A heavily laden jumbo jet crashed near Stansted airport after a known fault was not repaired, the accident report said yesterday. The Korean Air cargo plane, which narrowly missed the village of Great Hallingbury close to the M11 after taking off en route to Italy, had a faulty electronic aid which meant the pilot was misinformed about the angle of the aircraft.
The crash, in December 1999, killed both pilots and two engineers. The report by the Air Accidents Investigation Branch (AAIB) found the jet was in an "extreme roll and pitch attitude" which went undetected by the pilot because of the fault with the attitude director indicator, which shows pilots the angle of the plane.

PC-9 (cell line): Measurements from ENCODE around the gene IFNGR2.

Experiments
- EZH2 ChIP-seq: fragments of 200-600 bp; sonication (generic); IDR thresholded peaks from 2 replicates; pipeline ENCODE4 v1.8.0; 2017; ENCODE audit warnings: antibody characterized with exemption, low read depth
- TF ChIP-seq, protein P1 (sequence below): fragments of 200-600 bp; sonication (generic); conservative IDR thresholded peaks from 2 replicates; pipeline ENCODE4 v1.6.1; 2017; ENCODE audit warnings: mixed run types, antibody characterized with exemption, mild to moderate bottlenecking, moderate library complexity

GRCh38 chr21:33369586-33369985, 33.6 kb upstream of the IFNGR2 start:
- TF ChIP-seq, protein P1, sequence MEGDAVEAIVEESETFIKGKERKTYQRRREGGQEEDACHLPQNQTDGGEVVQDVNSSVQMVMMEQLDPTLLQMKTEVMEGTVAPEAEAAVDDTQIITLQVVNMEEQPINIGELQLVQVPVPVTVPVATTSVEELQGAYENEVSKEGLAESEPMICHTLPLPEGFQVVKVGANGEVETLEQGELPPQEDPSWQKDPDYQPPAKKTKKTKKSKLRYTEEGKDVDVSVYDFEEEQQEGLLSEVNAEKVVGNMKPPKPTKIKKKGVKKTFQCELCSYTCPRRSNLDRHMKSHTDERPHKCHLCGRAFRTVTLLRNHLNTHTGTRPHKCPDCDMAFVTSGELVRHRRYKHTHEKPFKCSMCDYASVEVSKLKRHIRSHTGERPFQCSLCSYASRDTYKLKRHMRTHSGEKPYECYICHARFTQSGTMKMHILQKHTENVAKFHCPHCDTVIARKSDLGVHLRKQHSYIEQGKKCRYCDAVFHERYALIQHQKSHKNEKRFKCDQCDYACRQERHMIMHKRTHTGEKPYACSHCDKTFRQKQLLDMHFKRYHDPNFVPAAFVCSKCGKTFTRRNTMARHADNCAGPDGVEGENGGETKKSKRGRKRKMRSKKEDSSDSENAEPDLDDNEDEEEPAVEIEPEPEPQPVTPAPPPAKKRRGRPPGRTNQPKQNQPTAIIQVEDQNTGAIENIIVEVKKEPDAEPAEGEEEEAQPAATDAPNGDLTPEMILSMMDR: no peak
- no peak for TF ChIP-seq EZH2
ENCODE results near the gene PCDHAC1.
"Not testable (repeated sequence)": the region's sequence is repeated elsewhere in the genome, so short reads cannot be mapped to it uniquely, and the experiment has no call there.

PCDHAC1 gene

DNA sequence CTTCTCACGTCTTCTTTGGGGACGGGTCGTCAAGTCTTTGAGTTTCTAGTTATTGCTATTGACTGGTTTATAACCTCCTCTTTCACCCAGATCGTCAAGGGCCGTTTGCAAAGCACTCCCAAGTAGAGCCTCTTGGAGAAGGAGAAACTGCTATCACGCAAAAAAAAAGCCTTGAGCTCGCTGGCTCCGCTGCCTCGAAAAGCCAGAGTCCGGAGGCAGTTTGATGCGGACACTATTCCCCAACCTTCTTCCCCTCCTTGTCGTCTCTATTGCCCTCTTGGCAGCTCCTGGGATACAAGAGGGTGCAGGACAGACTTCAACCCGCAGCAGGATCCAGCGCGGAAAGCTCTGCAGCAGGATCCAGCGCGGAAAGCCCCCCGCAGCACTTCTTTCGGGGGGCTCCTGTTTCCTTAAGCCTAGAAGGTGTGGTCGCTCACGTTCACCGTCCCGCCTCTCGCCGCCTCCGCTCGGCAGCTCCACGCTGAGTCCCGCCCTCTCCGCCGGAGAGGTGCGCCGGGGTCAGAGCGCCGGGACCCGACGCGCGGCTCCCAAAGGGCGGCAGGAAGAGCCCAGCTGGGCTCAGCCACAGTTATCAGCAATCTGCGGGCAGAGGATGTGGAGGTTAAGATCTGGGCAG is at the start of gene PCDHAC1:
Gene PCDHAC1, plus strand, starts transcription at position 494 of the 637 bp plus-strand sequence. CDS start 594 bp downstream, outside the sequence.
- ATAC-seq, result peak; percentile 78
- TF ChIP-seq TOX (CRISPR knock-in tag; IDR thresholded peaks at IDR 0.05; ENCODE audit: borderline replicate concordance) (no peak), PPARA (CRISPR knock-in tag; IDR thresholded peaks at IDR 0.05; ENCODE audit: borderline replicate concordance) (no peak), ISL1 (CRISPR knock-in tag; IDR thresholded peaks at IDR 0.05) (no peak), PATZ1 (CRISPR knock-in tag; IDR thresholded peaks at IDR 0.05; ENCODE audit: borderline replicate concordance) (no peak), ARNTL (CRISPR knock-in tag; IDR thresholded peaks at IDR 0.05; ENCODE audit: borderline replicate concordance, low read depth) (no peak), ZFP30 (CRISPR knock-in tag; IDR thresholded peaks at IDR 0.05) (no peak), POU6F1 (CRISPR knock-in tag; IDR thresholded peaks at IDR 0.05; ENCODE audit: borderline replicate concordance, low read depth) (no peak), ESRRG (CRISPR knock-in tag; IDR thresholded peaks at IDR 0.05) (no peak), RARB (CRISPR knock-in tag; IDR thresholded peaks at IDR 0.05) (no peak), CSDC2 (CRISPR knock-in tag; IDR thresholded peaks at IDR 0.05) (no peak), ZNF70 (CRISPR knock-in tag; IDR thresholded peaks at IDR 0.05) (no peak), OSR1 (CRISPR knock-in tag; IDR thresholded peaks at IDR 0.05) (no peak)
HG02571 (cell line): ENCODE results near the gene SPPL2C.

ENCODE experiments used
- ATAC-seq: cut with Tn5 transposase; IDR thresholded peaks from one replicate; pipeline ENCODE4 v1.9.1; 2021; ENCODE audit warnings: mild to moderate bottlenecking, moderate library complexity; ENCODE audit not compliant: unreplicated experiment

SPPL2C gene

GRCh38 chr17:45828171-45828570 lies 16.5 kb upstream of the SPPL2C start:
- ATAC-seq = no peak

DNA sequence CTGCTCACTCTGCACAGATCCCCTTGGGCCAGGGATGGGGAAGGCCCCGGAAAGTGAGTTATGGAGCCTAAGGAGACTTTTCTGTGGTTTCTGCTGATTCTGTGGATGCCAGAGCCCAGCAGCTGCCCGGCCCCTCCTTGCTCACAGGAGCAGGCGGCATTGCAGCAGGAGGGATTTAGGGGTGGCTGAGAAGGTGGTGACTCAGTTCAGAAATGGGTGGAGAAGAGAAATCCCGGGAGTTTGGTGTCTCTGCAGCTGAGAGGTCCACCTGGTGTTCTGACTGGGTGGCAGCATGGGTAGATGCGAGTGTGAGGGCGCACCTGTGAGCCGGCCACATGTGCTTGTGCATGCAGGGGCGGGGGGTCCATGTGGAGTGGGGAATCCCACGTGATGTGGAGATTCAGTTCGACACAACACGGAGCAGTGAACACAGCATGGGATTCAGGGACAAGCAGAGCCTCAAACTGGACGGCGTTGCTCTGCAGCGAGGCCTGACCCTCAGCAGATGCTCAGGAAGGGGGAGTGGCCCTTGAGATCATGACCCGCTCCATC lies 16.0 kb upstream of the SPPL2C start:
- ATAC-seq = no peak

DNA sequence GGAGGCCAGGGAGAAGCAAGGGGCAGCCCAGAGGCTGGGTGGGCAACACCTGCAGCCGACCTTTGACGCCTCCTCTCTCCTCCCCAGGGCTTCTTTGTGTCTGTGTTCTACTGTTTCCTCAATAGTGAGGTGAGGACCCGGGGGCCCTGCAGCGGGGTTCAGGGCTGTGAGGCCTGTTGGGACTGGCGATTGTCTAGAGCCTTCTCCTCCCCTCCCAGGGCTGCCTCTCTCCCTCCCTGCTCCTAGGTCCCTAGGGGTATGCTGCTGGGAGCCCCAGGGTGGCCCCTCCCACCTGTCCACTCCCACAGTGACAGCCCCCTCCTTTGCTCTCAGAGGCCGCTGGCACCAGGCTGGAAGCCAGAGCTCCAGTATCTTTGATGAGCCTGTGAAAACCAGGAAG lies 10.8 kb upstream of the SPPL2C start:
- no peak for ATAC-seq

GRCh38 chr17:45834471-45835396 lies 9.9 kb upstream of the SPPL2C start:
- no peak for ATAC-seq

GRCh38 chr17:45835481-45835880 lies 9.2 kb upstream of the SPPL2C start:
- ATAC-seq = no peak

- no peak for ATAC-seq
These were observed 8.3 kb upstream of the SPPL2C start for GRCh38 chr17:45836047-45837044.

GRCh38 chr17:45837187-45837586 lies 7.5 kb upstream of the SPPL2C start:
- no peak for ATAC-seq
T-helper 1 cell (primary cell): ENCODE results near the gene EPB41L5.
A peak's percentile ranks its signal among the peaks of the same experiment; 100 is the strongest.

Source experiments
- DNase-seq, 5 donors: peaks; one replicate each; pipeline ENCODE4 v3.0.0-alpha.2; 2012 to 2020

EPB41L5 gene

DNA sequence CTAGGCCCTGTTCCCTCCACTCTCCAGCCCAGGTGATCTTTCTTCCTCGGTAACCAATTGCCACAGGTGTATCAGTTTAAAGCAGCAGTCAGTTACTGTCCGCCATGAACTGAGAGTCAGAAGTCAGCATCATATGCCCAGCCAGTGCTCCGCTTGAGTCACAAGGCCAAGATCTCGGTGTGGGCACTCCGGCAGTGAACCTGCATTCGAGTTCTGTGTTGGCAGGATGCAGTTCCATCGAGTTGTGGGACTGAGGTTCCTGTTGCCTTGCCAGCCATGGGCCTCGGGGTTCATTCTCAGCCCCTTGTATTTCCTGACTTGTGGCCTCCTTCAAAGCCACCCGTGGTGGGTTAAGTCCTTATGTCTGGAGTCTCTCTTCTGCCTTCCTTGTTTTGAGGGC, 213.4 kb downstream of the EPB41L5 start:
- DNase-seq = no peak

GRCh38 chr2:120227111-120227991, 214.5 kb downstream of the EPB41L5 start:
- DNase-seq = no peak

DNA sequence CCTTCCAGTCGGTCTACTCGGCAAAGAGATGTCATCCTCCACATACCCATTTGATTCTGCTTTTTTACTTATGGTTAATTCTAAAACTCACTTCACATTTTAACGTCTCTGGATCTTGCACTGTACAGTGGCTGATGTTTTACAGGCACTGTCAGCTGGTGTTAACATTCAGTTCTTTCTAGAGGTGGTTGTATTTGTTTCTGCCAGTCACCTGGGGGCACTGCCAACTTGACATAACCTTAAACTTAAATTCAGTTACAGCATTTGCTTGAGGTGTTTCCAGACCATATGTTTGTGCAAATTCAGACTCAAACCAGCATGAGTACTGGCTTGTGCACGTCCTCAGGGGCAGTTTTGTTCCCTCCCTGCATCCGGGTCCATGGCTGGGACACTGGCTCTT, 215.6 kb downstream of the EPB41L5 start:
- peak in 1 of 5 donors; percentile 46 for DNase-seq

The malfunction had been identified when the aircraft left Tashkent, but work by a British avionics engineer on the instruction of a Korean Air colleague did not correct it. So when the pilot turned the plane to the left, the turn continued until the plane hit the ground. The instrument showed a "near zero" roll attitude during flight, but another device had registered a warning on three occasions.
The report said that the "inexperienced" co-pilot, who was 33, did not alert the captain, aged 57, to the unsafe position. The AAIB made six safety recommendations to ensure a tightening of safety procedures.
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